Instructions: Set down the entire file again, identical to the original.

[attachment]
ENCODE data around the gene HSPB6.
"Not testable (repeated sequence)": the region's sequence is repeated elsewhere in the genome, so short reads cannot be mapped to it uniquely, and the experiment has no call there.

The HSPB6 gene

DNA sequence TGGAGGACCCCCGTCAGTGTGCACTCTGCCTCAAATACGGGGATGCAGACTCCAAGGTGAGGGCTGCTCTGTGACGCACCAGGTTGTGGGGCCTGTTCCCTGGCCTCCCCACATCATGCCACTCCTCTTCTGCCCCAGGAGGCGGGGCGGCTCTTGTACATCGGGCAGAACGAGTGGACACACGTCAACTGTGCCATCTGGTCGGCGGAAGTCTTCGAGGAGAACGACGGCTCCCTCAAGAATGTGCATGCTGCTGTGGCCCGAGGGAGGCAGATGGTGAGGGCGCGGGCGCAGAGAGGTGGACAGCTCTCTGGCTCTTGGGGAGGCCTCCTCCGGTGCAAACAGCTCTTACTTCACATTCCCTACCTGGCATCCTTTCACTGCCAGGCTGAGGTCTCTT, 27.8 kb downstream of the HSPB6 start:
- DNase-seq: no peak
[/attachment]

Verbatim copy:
ENCODE data around the gene HSPB6.
"Not testable (repeated sequence)": the region's sequence is repeated elsewhere in the genome, so short reads cannot be mapped to it uniquely, and the experiment has no call there.

The HSPB6 gene

DNA sequence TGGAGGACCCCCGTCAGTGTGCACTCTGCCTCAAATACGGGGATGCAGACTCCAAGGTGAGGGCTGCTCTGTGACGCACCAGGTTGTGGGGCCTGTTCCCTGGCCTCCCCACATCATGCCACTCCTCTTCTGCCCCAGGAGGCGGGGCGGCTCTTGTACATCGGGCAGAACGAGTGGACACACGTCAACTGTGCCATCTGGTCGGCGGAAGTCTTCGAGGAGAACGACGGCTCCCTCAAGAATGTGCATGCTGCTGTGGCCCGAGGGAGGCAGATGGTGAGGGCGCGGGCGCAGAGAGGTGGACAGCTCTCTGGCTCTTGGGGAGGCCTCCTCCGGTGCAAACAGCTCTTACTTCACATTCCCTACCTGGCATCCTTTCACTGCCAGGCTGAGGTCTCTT, 27.8 kb downstream of the HSPB6 start:
- DNase-seq: no peak